Leeds ,
24
May
2019
|
12:10
Europe/London

Meet the artist making movie monsters to save the planet

For more than half a century, they’ve taken the silver screen by storm, wreaking havoc and tearing down skyscrapers in big cities across the world.

But now a new breed of movie monsters in Leeds are doing their bit to save the earth thanks to the eco-friendly efforts of an imaginative local artist.

Leeds Museums and Galleries technician Kevin Blenkinsop has crafted a series of amazing models for Temple Newsam’s Fantastical Beasts exhibition, all based on the destructive giants made famous by traditional Japanese monster films

Known as kaiju, those terrifying titans include the mighty Godzilla, who will be hitting cinemas in a new blockbuster soon alongside his beastly brethren.

Unlike their big screen counterparts though, Kevin’s models are good for the planet, fashioned entirely out of recycled or scrap materials.

And young people will have the chance to meet Kevin and find out more about his creations as well as having a go at making their own monsters during half term week at the house.

Kevin, who works helping to install exhibitions at Leeds Museums and Galleries sites, said: “All of the models at Temple Newsam are based on the old Japanese monster films, but everything I make is created using things that people would normally throw away, so it’s good for the environment too.

“I use anything that might otherwise get chucked out and I’ve made everything from monsters to animals like tigers, rhinos and even a sperm whale. It’s really enjoyable taking something like an old plastic bottle, recycling it and turning it into something else.”

Kevin has been making models for more than 14 years after starting out painting. He also created an impressive elf’s workshop at Temple Newsam, which has been amazing children visiting the house for the last few Christmases.

He said he hoped next week’s activities would encourage budding artists to think more about how they can get creative with things that might otherwise end up in the bin.

He said: “I really hope it helps them look at things a bit differently and to think about what they could create with items that are just lying around or that they might throw away.”

Temple Newsam’s Fantastical Beasts exhibition explores the stories behind mythical creatures through the ages.

Exhibits on display include two replicas of late medieval bestiaries on loan from the University of Leeds’s Brotherton Library which catalogue an array of mysterious alongside a fossilised icthyosaurus, a dolphin-like Jurassic marine reptile.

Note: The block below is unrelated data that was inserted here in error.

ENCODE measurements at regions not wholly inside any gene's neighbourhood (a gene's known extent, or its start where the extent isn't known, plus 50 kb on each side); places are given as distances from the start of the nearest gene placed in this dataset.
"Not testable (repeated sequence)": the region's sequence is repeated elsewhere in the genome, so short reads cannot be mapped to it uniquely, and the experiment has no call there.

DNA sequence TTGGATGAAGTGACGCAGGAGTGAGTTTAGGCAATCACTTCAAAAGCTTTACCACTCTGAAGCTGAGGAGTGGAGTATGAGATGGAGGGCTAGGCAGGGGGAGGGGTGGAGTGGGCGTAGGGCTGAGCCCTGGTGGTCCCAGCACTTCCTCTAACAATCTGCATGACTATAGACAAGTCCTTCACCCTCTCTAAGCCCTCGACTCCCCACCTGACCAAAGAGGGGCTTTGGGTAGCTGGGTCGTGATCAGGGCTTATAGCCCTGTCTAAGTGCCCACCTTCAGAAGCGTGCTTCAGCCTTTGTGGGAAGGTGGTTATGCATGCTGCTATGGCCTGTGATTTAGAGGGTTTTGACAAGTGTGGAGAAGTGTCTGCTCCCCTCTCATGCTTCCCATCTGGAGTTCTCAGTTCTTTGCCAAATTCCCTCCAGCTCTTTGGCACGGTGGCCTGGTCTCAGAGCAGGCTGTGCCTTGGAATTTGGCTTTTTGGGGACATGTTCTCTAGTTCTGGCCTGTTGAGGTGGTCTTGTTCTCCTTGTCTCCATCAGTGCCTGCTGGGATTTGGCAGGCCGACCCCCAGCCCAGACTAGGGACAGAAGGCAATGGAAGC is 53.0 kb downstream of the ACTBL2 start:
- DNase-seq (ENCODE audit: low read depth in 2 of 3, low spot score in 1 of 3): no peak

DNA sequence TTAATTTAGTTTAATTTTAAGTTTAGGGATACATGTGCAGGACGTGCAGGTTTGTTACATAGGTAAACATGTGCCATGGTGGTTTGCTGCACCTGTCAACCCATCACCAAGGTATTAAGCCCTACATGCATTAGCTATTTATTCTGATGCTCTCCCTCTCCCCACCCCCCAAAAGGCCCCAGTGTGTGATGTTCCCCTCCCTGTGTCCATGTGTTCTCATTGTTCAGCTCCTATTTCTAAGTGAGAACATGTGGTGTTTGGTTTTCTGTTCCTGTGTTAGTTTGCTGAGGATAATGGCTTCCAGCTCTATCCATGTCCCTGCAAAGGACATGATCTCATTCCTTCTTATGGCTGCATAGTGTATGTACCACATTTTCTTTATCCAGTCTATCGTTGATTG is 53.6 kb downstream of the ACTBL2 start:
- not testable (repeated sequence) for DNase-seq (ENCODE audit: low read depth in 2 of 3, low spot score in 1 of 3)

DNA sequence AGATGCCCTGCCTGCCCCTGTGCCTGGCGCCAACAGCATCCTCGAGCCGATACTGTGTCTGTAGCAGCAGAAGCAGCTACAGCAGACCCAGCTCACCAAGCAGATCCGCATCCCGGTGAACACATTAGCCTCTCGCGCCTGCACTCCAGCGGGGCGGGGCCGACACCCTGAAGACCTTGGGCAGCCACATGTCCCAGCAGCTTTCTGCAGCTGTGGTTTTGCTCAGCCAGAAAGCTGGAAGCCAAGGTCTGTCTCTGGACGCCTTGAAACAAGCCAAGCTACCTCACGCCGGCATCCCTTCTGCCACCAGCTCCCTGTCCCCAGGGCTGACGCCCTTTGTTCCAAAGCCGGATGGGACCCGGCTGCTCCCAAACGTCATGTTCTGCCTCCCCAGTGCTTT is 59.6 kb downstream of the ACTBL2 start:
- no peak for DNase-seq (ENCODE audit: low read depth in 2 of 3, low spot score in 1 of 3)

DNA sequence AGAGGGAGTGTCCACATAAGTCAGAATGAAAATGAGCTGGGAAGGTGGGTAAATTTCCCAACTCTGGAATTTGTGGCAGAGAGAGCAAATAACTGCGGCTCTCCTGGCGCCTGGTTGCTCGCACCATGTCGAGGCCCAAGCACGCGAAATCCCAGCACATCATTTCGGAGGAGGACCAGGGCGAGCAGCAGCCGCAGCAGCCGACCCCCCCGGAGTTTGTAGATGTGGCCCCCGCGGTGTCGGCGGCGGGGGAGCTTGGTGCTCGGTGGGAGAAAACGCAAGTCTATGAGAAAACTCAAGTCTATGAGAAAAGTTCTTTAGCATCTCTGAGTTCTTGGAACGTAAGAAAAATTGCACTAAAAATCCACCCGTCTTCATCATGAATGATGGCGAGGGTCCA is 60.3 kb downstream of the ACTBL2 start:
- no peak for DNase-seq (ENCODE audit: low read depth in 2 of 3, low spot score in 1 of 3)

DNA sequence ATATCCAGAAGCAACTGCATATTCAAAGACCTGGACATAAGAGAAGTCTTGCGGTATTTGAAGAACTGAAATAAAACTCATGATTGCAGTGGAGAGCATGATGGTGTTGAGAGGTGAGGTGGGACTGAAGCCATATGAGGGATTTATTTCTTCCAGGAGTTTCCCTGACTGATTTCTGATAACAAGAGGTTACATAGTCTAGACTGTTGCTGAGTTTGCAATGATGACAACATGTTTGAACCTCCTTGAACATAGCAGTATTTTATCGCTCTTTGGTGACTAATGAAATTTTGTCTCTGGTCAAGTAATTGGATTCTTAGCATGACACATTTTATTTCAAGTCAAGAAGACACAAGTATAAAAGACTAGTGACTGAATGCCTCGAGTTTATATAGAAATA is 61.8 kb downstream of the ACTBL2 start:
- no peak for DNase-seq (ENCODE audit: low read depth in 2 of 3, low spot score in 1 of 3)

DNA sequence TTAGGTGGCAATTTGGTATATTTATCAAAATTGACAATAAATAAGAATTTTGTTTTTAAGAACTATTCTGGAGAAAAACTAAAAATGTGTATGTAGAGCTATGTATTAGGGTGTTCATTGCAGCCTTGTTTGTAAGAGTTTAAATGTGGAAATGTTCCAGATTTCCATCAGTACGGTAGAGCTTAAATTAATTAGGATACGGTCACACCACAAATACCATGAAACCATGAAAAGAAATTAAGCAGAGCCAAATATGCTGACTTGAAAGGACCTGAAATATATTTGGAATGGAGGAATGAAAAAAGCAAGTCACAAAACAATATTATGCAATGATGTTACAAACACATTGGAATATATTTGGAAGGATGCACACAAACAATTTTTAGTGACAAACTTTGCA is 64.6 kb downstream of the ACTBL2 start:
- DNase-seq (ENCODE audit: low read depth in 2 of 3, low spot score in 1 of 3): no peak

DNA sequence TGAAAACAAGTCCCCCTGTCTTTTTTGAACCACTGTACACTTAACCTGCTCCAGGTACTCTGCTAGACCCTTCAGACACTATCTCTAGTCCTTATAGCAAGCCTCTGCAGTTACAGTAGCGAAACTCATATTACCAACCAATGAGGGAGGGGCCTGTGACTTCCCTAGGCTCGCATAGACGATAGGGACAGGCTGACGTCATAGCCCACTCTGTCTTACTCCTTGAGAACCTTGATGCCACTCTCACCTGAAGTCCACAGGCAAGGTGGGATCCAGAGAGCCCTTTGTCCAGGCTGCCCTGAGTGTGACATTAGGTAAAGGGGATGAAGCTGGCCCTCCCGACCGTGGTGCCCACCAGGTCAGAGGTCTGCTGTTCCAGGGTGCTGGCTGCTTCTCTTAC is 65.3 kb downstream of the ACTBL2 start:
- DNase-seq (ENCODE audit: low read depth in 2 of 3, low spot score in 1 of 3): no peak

Also on display is the pelvis of a dodo, the famous extinct birds which were hunted out of existence in the 1660s.

Temple Newsam’s Clutter Critters activities will run throughout the half terms and will young visitors a chance to make a monster using junk objects collected during school visits and from the estate café.

Visitors wanting some extra inspiration can meet Kevin and hear about his models at the house on May 29 from 11am until 12pm.

For more details about Fantastical Beasts, please visit: https://www.leeds.gov.uk/museumsandgalleries/templenewsamhouse/exhibitions/fantastical-beasts

ENDS

For media enquiries, please contact:

Stuart Robinson

Communications Officer

Leeds City Council

Tel: 0113 378 9182 (please note my new number)

Email: stuart.robinson@leeds.gov.uk

www.leeds.gov.uk

Notes to editors:

Temple Newsam house showcases over 40 interiors and one of the most important collections of fine and decorative arts in Britain which were designated as being of pre-eminent importance in 1997 (the first country house to be recognised in this way).

It is a treasure house of outstanding collections including furniture, ceramics, textiles, silver and wallpaper. The house captures over 500 years of history and this is key to the visitor experience. The house is brought to life by telling the stories of the people who lived and worked there, through all art forms including digital, music, theatre and fine art.

The collections show how the house was used as a family home, which was once birthplace to Lord Darnley, notorious husband of Mary Queen of Scots. Across the historic courtyard is also Home Farm, a working farm and one of the largest rare breed centres in Europe.

All the animals at Home Farm are Native to the UK and most are classed as Rare Breeds by the Rare Breed Survival Trust. As a rare breeds centre we help to ensure the continuation of some of the oldest breeds of farm animals in the country, and provide a living legacy people can enjoy now and in the future. The estate is also set within 1500 acres of ‘Capability’ Brown landscape, boasting paths and trails for cycling, walking and riding, an 18th century Walled Garden and national plant collections.

Address: Temple Newsam Road, Leeds LS15 0ADTelephone Number: 0113 3367460Website Address: www.leeds.gov.uk/templenewsam